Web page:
I don’t understand it. Trophy hunting does not help conservation. They are hunting endangered species and the lions with the biggest manes, and that alters the genes. They say they shoot the oldest animals (but) they don’t have a clue. It’s shocking.
What is your view on cultural animal welfare issues (like bullfighting)?
I honestly think it depends. Some (rituals) are quite brutal… There are elephants in temples that they say are gods and that’s what people go to see, but actually the treatment is so cruel. Those things have to change. And tourists can play a major role by saying, ‘If you continue to treat them that way, then we’re not going to come and you won’t get our money.’
What about zoos?
There are some very, very good zoos and a good zoo will have a suitable enclosure, caring and educated keepers. In addition, many people have told me, ‘I first got my love of animals because I met the eye of an elephant or a chimpanzee in a zoo.’ And the best zoos are putting a lot of money into conservation out in the field and in a zoo a veterinarian can learn about working with wild animals and they are increasingly taking those skills out to help people fight the battle to save animals in the field. But some zoos should be closed and shouldn’t exist.
How should the travel industry proceed post-pandemic?
It’s an ethical problem, you don’t want to ban people from low income brackets from going out to see wild animals, but on the other hand, those people go on package tours, which means there’s many of them. I know from being on the ground the effect that it can have when you have too many people; and if you only have a few, it’s much more expensive. So, I don’t know, that’s your job! People all go to the big national parks, they congregate around (the animals), but there’s so many places tourists haven’t been…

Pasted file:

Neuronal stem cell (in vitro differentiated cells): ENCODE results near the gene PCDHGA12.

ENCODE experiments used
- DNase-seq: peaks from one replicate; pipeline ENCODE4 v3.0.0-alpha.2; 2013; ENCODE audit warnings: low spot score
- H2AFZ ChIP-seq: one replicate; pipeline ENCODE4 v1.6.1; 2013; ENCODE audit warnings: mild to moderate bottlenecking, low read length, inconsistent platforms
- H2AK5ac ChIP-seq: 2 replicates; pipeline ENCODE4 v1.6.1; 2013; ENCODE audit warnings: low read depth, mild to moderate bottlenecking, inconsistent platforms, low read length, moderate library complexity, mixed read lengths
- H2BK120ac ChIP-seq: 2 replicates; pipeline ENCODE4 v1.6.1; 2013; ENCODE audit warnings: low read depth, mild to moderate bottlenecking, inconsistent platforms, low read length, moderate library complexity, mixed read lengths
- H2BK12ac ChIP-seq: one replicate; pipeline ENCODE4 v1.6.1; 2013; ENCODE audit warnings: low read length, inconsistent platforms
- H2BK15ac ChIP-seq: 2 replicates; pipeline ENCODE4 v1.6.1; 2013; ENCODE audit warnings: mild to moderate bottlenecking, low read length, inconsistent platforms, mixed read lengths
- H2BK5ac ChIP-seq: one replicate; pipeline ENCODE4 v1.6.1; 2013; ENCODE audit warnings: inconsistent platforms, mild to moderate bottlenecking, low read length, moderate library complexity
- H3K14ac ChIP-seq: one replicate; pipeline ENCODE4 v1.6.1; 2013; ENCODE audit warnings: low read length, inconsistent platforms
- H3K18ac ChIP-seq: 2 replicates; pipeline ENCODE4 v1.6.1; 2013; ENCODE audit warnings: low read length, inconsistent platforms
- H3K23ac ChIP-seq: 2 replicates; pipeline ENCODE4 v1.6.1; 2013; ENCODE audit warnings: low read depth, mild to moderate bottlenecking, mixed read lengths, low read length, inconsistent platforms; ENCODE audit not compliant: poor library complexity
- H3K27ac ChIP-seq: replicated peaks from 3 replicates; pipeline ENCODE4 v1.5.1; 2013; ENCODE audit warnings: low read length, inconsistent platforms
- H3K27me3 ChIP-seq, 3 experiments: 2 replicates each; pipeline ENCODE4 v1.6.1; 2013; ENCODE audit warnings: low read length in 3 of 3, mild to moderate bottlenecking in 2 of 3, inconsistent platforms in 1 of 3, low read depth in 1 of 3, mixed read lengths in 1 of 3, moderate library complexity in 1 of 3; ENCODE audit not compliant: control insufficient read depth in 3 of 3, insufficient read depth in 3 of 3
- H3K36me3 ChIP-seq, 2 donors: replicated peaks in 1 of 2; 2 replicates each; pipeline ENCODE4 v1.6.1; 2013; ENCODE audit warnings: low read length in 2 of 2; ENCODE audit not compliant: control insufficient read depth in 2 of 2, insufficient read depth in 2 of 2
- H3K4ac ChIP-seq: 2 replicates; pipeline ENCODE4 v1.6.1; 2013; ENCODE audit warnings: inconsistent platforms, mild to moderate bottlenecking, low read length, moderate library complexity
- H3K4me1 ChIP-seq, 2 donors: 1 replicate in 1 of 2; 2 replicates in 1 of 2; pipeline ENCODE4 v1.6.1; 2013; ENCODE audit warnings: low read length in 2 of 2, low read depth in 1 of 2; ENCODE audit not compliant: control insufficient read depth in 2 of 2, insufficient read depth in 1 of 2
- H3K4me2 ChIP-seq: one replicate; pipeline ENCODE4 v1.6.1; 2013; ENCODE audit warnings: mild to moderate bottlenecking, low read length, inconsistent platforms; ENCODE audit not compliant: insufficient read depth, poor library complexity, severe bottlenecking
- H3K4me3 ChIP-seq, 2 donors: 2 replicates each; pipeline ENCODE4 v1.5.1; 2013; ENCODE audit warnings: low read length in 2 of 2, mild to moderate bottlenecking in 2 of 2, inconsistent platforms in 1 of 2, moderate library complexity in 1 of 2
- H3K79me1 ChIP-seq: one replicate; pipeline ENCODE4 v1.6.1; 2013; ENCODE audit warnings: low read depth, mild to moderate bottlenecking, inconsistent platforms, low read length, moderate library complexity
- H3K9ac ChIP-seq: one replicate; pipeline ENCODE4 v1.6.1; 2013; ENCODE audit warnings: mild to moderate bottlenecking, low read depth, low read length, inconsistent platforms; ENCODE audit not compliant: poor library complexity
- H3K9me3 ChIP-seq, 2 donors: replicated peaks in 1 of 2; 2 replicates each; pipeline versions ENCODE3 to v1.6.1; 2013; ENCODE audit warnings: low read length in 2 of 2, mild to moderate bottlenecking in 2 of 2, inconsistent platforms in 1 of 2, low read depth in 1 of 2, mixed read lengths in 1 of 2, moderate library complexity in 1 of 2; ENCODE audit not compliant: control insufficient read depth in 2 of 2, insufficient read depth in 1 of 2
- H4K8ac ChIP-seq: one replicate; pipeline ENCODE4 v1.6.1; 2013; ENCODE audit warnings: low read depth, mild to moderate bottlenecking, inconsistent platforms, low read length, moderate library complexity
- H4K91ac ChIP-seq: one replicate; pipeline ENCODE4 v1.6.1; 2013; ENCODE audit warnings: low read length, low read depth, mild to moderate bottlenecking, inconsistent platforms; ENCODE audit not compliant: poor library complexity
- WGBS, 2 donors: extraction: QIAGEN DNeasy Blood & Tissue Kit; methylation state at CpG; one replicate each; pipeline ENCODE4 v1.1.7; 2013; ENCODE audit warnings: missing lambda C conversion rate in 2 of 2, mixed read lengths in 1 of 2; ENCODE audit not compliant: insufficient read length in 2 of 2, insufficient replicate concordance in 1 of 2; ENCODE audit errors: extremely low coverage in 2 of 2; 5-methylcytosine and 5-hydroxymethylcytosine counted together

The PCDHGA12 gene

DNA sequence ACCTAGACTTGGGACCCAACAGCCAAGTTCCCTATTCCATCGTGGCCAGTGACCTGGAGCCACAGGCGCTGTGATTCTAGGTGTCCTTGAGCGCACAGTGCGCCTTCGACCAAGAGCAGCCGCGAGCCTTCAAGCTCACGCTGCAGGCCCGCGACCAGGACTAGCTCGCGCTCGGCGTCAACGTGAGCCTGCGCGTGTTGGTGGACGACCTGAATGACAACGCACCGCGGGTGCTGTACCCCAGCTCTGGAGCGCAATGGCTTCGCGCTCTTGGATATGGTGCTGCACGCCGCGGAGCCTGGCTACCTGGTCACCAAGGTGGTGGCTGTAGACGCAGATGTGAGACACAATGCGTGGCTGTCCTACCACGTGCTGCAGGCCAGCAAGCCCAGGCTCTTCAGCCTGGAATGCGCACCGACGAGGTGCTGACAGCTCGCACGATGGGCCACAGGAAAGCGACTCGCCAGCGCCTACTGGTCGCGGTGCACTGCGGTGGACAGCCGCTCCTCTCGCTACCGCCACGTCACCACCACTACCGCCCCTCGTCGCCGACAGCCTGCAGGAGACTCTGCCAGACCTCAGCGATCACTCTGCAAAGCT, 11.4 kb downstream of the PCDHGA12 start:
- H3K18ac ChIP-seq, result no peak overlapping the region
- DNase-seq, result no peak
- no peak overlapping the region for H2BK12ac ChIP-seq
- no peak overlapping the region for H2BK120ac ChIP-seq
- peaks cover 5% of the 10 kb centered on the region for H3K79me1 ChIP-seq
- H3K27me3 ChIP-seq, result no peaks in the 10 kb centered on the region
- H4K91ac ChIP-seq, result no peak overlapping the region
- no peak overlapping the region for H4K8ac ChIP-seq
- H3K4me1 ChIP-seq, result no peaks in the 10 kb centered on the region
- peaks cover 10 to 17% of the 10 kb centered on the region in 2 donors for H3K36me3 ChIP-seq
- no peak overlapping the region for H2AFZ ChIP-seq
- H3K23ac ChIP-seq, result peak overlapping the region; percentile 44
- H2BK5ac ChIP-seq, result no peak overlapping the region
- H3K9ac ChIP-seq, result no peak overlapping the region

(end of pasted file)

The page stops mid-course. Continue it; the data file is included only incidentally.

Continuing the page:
What can people do from home to help the planet?
Donations are really what’s helping some of these parks keep going. Getting involved in our Roots and Shoots program so that young people are learning about the problems; and they’re really good at coming up with solutions! My biggest hope for the future is that once they understand the problem, and are empowered, it’s incredible what they are doing. Anybody (including adults) can start a Roots and Shoots program… Clean a stream, raise money for refugees, get involved in something you’re passionate about and realize it’s making a difference
Do you have a final message?
I want to say to everybody: Never forget that every single day you live that you make an impact on this planet – and you have a choice as to what kind of impact you make.
First published at Travel Industry Today